SUPPORTING SOMEONE WITH DEPRESSION

What to say to someone who’s depressed

For a long time, no one really talked about depression at all. Now we’re working hard to change that — and we need to learn how to talk about depression in the right way. You can’t help someone with depression in any meaningful way without talking to them about it. That’s why it’s so important to have the courage to speak up and find your words.

86% say face-to face is the best option 86% say face-to face is the best option

When someone says they’re depressed

There’s no perfect way to respond when someone talks to you about something like depression. Just listening with an open mind can help them feel understood and supported. There are also simple things you can say to let them know you care about them and want to help.

Find your words

  • “You’re not alone in this. I may not understand exactly how you feel, but I care about you and want to help.”

  • “Asking for help is a sign of strength. Have you talked to your doctor about this?”

  • “I’m here for you. Whenever you want to talk, I’ll listen — I’m just a call or a text away.”

  • “Depression is a real health issue that can be treated. What steps can you take to talk to a doctor or counselor about how you’re feeling?”

  • “What can I do to support you?”

Asking if someone’s OK

If you think someone is depressed, talk to them about it. It might be uncomfortable, but it can make a real difference — especially if they’ve been too afraid or embarrassed to reach out for help. Approaching them and offering your support sends a powerful message that they’re not alone.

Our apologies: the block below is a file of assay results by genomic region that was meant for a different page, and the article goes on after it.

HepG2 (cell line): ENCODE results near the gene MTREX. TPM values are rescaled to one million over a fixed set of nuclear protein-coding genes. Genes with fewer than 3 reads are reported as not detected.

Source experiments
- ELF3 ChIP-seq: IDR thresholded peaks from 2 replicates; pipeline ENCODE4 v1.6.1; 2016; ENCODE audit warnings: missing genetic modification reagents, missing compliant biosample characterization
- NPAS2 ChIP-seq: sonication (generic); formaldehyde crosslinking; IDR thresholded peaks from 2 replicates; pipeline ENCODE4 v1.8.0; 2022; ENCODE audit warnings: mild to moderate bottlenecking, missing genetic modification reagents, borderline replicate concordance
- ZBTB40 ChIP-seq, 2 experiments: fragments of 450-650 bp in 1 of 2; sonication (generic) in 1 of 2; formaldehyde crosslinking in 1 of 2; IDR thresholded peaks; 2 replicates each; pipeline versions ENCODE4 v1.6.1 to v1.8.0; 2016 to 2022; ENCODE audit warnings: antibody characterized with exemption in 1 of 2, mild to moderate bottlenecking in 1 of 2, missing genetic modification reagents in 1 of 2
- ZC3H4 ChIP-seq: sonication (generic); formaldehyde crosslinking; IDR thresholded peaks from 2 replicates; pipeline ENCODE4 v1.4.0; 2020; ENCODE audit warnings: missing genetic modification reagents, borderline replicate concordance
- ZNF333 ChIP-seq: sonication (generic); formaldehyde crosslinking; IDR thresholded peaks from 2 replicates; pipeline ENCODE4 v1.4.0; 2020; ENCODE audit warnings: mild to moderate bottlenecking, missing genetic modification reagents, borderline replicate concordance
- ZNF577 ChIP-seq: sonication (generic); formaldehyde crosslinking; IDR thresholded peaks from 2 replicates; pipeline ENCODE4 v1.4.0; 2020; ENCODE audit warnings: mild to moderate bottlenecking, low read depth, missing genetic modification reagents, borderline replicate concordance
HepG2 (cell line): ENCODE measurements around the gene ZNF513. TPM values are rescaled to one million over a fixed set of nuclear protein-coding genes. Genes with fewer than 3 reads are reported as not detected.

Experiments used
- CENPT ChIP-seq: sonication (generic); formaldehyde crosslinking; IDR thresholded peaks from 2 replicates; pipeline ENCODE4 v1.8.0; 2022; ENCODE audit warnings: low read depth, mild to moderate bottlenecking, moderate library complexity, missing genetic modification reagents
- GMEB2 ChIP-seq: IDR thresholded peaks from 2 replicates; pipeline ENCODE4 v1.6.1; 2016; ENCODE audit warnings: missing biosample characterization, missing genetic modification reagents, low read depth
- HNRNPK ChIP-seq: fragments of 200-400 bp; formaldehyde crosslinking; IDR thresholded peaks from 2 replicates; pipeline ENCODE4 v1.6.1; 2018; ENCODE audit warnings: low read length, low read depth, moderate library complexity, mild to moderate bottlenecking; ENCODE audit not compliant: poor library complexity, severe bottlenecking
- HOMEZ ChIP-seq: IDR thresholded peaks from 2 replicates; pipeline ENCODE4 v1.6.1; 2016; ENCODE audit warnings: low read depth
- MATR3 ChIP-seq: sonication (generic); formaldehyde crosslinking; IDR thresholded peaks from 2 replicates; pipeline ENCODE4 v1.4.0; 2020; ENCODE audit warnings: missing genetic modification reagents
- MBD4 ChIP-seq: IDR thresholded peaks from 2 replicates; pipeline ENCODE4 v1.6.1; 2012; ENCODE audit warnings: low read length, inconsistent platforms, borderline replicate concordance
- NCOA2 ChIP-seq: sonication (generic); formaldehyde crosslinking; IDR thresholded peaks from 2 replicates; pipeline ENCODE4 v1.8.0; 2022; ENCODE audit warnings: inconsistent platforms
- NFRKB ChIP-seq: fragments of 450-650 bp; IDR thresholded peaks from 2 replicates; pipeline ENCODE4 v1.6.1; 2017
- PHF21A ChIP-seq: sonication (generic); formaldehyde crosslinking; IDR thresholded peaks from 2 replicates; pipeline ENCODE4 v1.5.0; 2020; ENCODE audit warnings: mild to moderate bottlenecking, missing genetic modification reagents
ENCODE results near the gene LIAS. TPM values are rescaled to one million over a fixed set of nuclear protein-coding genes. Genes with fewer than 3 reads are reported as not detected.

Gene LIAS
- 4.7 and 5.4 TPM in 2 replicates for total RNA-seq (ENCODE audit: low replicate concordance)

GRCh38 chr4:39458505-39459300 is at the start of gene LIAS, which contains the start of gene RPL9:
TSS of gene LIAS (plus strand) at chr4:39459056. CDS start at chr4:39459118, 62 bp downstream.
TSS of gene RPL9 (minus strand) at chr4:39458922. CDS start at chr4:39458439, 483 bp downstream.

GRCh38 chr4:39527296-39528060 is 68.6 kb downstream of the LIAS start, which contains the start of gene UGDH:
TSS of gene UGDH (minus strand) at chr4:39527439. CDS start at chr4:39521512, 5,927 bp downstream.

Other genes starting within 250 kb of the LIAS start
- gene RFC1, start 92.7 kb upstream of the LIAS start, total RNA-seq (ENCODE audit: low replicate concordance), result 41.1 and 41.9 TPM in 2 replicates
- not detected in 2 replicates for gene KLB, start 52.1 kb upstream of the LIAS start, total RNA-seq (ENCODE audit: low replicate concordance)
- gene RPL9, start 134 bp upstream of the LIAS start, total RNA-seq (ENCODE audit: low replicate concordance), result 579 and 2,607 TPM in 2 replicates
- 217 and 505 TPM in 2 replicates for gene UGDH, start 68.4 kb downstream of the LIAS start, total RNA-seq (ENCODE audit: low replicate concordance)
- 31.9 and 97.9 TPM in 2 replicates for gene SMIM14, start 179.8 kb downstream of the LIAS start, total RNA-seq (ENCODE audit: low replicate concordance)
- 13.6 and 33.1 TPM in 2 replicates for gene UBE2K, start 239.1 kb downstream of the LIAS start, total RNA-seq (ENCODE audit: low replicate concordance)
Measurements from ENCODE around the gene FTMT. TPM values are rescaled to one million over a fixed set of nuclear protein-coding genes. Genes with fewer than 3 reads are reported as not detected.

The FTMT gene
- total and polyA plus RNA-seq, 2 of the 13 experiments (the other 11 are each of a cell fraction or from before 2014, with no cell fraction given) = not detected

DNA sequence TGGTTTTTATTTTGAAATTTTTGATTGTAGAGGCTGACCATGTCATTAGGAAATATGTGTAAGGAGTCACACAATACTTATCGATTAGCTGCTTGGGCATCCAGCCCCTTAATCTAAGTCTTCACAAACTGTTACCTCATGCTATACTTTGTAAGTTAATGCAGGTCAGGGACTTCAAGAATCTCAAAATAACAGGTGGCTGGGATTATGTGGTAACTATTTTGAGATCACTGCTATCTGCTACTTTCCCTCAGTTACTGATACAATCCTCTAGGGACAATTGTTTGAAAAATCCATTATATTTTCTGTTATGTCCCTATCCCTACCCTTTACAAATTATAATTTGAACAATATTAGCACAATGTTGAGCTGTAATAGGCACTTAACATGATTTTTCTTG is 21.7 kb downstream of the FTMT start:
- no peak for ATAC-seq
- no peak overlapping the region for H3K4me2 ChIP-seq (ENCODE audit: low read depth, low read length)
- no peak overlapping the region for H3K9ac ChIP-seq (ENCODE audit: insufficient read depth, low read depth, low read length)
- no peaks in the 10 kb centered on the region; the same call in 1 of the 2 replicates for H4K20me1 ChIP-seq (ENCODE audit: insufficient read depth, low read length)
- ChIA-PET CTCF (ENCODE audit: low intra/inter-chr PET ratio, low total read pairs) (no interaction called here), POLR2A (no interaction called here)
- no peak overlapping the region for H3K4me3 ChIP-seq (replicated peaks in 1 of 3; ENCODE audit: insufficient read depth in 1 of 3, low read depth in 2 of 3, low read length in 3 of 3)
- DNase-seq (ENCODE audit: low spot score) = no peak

Find your words

  • “I’ve noticed that you’ve been _____. Is there anything you want to talk about?”

  • “Lately I’ve gotten the feeling that you’re having a difficult time, and I’m worried about you. What’s going on?”

  • “It seems like you are going through a lot right now. Can we talk about what’s bothering you? Maybe I can help.”

  • “You seem really down lately, and I’m starting to wonder if you might be depressed.”

  • “I care about you, and it seems like you’re really struggling. Would you be open to talking to a doctor or counselor about what you’re going through?”

Words to avoid

Talking about depression can be tough, even when you have the best intentions. Certain things that sound helpful really don’t help — in fact, they might make someone feel like you aren’t taking their problems seriously.

What not to say and why

“I know exactly how you feel.”
Why? Because no one knows exactly how anyone else feels. This is not a helpful way to make someone feel understood when their depression has become overwhelming.

“Everyone gets depressed sometimes.”
Why? Because it sounds dismissive — and it’s not true. Everyone gets sad sometimes or has a bad day. Everyone does not get depressed.

“You have no reason to be depressed.”
Why? Because it can make people feel guilty, ashamed, or like their feelings don’t count. Life events can sometimes play a role, but depression often has no specific reason, trigger, or cause.

“Hang in there. It will pass.”
Why? Because it’s unhelpful and untrue. Chances are, they’ve been feeling this way for some time, and it hasn’t gotten better — and that’s why they’re asking for support.

“Don’t be so negative. Think happy thoughts.”
Why? Because if it was that simple, depression wouldn’t exist. This statement implies that depression is a choice — which is false. You can’t just will or wish it away.

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